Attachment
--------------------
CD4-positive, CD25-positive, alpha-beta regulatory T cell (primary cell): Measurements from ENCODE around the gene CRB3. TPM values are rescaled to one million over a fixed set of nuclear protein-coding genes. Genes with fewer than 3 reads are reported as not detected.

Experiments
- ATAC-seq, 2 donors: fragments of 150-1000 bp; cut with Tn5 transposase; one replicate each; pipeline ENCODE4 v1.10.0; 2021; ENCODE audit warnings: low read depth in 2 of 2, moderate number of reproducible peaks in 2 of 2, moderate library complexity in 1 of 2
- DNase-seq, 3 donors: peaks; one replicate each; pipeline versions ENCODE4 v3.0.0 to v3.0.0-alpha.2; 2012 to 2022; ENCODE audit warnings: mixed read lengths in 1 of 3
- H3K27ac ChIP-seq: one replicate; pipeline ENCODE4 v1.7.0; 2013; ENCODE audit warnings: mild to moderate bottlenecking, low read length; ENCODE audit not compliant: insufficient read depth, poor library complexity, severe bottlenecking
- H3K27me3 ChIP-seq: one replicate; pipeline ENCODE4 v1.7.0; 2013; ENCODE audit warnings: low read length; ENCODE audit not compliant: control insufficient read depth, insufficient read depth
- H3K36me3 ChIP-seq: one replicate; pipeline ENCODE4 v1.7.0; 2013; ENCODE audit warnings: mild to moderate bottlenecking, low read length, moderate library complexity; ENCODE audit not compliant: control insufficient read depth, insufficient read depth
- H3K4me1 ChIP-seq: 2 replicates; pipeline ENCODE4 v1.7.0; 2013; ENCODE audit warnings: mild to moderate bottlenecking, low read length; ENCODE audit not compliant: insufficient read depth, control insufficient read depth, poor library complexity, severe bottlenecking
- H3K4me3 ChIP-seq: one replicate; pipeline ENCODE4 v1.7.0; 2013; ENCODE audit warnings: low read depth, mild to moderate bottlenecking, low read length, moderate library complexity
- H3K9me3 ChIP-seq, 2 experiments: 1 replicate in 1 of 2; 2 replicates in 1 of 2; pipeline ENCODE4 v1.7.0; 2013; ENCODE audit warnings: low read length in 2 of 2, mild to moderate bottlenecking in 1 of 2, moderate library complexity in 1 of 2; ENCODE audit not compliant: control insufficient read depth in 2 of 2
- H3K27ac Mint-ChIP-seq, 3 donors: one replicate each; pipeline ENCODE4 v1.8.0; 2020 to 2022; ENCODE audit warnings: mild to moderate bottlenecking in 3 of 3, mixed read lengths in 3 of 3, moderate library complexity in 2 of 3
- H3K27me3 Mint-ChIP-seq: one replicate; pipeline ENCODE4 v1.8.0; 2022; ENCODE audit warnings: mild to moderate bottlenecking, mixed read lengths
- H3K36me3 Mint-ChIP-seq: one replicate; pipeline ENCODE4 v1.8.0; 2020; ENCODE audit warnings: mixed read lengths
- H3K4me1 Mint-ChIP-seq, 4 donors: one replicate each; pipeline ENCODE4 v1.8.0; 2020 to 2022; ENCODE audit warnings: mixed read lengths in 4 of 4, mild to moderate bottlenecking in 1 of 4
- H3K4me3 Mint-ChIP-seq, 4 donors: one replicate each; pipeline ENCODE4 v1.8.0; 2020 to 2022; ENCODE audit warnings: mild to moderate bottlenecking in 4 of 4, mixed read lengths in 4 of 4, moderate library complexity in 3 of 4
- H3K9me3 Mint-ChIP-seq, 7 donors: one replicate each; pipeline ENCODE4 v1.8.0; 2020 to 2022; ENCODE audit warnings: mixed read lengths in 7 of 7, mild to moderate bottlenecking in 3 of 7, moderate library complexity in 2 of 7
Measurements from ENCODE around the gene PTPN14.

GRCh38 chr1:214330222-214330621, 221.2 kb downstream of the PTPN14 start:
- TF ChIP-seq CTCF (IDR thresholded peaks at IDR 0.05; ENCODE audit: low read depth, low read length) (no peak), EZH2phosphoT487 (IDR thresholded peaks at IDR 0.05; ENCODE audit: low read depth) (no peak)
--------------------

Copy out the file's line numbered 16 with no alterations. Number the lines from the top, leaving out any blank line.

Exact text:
- H3K9me3 Mint-ChIP-seq, 7 donors: one replicate each; pipeline ENCODE4 v1.8.0; 2020 to 2022; ENCODE audit warnings: mixed read lengths in 7 of 7, mild to moderate bottlenecking in 3 of 7, moderate library complexity in 2 of 7